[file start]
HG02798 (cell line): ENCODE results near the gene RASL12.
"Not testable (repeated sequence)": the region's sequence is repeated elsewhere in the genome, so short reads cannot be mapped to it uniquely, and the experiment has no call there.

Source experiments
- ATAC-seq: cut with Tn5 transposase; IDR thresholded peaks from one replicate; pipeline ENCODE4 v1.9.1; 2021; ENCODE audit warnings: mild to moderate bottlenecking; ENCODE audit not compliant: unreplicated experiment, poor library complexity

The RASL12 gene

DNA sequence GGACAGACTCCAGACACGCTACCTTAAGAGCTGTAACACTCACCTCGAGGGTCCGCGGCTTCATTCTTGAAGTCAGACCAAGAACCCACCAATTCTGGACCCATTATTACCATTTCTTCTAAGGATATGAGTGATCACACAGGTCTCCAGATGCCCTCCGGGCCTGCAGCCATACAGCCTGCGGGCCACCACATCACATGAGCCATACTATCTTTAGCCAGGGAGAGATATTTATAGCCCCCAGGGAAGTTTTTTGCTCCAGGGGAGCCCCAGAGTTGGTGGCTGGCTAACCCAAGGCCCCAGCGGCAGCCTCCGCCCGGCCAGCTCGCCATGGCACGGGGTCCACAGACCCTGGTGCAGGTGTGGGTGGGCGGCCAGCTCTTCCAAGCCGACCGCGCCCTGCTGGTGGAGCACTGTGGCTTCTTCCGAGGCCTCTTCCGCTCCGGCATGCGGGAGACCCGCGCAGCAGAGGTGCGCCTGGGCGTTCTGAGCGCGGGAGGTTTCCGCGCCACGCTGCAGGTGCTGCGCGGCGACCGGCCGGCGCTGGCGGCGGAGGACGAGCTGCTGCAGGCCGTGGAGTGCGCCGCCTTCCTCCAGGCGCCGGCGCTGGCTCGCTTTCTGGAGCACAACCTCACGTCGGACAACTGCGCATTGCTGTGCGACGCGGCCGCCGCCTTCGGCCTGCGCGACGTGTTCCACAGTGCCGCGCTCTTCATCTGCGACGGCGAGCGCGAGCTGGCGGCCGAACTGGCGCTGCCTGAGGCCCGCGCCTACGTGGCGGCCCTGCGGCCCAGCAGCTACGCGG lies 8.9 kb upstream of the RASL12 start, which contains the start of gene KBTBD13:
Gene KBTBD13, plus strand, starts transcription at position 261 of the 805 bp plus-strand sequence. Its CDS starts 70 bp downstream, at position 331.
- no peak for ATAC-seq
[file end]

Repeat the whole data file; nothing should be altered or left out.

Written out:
HG02798 (cell line): ENCODE results near the gene RASL12.
"Not testable (repeated sequence)": the region's sequence is repeated elsewhere in the genome, so short reads cannot be mapped to it uniquely, and the experiment has no call there.

Source experiments
- ATAC-seq: cut with Tn5 transposase; IDR thresholded peaks from one replicate; pipeline ENCODE4 v1.9.1; 2021; ENCODE audit warnings: mild to moderate bottlenecking; ENCODE audit not compliant: unreplicated experiment, poor library complexity

The RASL12 gene

DNA sequence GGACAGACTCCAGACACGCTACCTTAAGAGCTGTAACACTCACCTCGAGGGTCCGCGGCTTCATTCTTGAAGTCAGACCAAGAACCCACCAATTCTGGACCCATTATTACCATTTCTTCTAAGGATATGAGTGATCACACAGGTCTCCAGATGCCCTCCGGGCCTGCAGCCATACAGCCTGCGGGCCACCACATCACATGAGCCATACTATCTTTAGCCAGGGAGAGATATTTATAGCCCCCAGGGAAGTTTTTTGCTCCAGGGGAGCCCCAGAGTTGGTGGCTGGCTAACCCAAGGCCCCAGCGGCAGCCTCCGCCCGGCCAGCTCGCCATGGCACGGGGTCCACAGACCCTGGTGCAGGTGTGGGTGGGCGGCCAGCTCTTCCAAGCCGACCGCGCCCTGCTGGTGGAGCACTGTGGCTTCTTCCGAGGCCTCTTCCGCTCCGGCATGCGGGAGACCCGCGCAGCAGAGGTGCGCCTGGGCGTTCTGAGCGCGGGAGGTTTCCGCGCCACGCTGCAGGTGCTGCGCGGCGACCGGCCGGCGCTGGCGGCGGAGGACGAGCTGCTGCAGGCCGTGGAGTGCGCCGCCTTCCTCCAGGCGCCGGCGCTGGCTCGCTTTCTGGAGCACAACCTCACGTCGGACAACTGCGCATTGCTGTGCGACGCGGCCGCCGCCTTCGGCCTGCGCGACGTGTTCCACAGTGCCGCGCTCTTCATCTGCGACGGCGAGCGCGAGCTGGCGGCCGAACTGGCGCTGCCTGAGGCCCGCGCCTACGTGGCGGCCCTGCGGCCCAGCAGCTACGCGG lies 8.9 kb upstream of the RASL12 start, which contains the start of gene KBTBD13:
Gene KBTBD13, plus strand, starts transcription at position 261 of the 805 bp plus-strand sequence. Its CDS starts 70 bp downstream, at position 331.
- no peak for ATAC-seq